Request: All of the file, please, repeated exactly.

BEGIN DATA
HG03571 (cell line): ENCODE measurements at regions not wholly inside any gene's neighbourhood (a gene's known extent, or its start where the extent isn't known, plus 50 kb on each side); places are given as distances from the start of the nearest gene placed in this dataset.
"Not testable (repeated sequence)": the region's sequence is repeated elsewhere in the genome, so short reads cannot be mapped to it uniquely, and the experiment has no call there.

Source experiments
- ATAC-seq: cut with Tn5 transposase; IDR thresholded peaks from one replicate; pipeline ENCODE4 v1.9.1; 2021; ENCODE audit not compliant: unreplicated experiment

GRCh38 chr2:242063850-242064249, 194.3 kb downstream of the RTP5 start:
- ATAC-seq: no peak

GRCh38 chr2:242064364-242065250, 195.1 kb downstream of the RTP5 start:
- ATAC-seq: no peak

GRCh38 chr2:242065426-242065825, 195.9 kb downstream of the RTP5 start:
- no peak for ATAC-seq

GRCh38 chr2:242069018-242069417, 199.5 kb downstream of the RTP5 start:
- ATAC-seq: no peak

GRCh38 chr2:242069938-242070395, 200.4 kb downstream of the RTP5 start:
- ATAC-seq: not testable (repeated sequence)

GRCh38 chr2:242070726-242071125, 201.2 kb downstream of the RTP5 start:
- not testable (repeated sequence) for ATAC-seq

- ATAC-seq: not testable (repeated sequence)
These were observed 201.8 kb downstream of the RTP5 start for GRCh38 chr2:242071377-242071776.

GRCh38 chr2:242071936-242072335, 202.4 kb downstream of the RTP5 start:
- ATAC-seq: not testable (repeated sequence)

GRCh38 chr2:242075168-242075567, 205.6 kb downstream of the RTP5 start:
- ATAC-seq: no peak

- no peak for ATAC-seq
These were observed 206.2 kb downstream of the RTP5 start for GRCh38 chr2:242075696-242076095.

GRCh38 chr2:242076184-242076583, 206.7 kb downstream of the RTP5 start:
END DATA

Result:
HG03571 (cell line): ENCODE measurements at regions not wholly inside any gene's neighbourhood (a gene's known extent, or its start where the extent isn't known, plus 50 kb on each side); places are given as distances from the start of the nearest gene placed in this dataset.
"Not testable (repeated sequence)": the region's sequence is repeated elsewhere in the genome, so short reads cannot be mapped to it uniquely, and the experiment has no call there.

Source experiments
- ATAC-seq: cut with Tn5 transposase; IDR thresholded peaks from one replicate; pipeline ENCODE4 v1.9.1; 2021; ENCODE audit not compliant: unreplicated experiment

GRCh38 chr2:242063850-242064249, 194.3 kb downstream of the RTP5 start:
- ATAC-seq: no peak

GRCh38 chr2:242064364-242065250, 195.1 kb downstream of the RTP5 start:
- ATAC-seq: no peak

GRCh38 chr2:242065426-242065825, 195.9 kb downstream of the RTP5 start:
- no peak for ATAC-seq

GRCh38 chr2:242069018-242069417, 199.5 kb downstream of the RTP5 start:
- ATAC-seq: no peak

GRCh38 chr2:242069938-242070395, 200.4 kb downstream of the RTP5 start:
- ATAC-seq: not testable (repeated sequence)

GRCh38 chr2:242070726-242071125, 201.2 kb downstream of the RTP5 start:
- not testable (repeated sequence) for ATAC-seq

- ATAC-seq: not testable (repeated sequence)
These were observed 201.8 kb downstream of the RTP5 start for GRCh38 chr2:242071377-242071776.

GRCh38 chr2:242071936-242072335, 202.4 kb downstream of the RTP5 start:
- ATAC-seq: not testable (repeated sequence)

GRCh38 chr2:242075168-242075567, 205.6 kb downstream of the RTP5 start:
- ATAC-seq: no peak

- no peak for ATAC-seq
These were observed 206.2 kb downstream of the RTP5 start for GRCh38 chr2:242075696-242076095.

GRCh38 chr2:242076184-242076583, 206.7 kb downstream of the RTP5 start: